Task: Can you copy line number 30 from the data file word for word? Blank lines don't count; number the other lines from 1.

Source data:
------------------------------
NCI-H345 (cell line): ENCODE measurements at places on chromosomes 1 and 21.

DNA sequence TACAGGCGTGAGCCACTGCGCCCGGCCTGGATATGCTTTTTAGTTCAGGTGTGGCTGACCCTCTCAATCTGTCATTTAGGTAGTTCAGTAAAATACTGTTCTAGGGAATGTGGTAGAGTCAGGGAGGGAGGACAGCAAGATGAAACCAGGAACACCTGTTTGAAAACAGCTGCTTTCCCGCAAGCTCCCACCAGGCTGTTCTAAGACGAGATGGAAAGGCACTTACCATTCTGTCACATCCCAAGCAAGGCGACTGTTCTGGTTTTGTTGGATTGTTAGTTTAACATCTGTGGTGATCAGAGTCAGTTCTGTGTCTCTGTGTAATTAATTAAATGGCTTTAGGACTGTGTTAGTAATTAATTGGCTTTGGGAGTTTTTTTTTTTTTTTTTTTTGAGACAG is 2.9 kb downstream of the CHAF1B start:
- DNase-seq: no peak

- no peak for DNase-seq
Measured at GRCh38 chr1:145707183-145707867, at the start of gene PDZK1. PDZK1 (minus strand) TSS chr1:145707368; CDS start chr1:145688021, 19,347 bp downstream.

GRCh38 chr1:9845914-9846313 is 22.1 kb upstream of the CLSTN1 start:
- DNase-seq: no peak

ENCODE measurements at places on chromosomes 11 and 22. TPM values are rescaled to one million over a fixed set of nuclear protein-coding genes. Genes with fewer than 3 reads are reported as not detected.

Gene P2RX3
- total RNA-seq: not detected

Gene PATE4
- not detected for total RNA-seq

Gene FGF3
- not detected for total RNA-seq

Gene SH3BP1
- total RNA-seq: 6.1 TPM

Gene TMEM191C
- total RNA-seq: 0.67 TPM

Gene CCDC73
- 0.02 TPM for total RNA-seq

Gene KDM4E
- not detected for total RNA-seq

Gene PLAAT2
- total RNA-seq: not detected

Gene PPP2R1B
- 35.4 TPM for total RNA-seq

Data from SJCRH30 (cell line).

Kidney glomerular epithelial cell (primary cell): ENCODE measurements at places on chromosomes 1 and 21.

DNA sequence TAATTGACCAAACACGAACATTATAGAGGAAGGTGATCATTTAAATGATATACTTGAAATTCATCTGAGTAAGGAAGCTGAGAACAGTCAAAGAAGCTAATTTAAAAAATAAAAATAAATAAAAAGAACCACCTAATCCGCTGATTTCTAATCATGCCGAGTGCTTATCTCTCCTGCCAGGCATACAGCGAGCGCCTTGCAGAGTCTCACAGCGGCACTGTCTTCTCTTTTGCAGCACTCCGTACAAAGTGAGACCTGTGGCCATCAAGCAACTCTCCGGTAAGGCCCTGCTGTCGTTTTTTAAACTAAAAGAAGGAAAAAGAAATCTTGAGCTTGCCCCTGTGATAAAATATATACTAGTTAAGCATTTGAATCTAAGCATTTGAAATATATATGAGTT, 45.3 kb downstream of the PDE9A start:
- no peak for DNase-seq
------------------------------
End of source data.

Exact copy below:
- no peak for DNase-seq